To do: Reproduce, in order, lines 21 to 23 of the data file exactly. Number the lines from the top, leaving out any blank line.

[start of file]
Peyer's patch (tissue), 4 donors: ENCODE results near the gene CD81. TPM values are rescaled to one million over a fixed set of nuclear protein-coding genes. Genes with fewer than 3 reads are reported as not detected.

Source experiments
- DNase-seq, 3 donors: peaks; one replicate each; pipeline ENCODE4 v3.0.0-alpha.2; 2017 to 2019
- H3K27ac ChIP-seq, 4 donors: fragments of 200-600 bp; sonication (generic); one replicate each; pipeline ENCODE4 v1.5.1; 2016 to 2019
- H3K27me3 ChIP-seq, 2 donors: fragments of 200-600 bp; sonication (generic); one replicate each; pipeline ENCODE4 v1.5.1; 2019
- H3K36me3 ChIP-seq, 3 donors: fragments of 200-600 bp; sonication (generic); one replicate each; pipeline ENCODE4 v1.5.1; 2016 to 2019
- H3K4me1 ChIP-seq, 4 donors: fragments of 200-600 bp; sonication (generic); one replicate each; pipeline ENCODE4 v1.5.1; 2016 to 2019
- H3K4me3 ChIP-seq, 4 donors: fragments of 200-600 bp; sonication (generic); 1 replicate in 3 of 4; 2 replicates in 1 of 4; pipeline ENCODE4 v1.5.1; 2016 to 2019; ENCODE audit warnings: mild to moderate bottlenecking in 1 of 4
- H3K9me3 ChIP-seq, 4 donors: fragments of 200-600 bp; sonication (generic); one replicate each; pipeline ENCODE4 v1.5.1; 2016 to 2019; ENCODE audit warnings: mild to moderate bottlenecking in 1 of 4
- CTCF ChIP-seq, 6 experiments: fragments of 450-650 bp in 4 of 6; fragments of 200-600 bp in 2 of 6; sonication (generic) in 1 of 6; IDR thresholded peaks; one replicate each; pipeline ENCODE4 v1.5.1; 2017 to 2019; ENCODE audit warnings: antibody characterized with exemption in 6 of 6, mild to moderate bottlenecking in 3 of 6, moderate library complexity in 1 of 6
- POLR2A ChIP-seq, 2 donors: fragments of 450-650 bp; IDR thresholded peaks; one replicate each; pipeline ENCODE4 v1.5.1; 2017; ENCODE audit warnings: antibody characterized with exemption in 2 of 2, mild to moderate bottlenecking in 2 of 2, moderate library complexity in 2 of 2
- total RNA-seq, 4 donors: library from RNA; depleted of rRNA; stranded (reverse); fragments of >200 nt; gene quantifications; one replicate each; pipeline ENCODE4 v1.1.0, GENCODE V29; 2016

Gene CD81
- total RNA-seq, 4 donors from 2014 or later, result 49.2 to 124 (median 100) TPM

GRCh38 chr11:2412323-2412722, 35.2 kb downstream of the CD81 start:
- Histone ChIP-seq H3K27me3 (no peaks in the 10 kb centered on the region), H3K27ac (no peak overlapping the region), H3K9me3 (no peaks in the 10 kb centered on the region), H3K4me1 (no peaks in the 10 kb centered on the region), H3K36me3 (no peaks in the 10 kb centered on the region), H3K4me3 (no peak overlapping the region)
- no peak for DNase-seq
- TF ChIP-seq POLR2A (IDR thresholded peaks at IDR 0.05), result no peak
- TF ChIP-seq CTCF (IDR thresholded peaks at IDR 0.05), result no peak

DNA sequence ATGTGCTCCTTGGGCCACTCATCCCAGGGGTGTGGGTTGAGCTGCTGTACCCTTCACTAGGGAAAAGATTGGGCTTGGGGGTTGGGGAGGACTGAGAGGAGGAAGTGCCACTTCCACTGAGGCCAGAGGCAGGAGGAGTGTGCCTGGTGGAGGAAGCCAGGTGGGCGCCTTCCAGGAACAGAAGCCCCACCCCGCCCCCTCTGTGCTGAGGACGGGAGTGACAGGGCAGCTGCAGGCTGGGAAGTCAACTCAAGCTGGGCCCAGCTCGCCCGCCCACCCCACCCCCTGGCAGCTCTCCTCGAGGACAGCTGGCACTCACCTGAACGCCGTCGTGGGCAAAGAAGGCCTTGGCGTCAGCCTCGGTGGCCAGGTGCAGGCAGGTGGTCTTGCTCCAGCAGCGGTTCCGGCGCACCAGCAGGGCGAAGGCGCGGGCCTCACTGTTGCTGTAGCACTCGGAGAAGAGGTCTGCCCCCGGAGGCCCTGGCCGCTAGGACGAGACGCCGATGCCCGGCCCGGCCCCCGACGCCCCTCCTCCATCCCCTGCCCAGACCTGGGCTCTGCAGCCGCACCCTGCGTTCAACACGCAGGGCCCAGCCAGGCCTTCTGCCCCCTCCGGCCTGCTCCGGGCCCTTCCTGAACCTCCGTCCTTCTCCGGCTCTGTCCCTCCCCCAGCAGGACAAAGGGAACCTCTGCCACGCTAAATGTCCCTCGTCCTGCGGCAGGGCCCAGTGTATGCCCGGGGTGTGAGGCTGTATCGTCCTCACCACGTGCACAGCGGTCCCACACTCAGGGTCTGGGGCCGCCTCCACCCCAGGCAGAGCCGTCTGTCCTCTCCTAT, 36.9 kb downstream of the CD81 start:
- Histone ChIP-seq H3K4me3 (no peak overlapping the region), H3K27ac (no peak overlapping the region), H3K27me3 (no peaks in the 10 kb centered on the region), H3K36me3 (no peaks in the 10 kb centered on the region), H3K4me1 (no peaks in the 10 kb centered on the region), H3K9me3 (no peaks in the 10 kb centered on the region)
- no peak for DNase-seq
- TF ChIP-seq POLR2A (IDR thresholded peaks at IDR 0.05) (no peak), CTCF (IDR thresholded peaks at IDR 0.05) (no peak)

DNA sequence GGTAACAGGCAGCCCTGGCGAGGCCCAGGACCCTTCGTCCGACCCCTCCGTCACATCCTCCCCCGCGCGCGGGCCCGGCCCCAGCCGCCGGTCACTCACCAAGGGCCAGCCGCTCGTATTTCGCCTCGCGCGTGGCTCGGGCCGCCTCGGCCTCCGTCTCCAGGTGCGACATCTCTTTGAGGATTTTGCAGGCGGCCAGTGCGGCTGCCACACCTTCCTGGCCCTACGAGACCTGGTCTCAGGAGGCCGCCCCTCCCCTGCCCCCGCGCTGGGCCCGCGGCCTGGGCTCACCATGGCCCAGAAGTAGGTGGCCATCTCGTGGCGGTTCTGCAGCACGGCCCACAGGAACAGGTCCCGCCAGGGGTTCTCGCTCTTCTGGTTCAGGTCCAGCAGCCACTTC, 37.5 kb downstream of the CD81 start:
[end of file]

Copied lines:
- Histone ChIP-seq H3K4me3 (no peak overlapping the region), H3K27ac (no peak overlapping the region), H3K27me3 (no peaks in the 10 kb centered on the region), H3K36me3 (no peaks in the 10 kb centered on the region), H3K4me1 (no peaks in the 10 kb centered on the region), H3K9me3 (no peaks in the 10 kb centered on the region)
- no peak for DNase-seq
- TF ChIP-seq POLR2A (IDR thresholded peaks at IDR 0.05) (no peak), CTCF (IDR thresholded peaks at IDR 0.05) (no peak)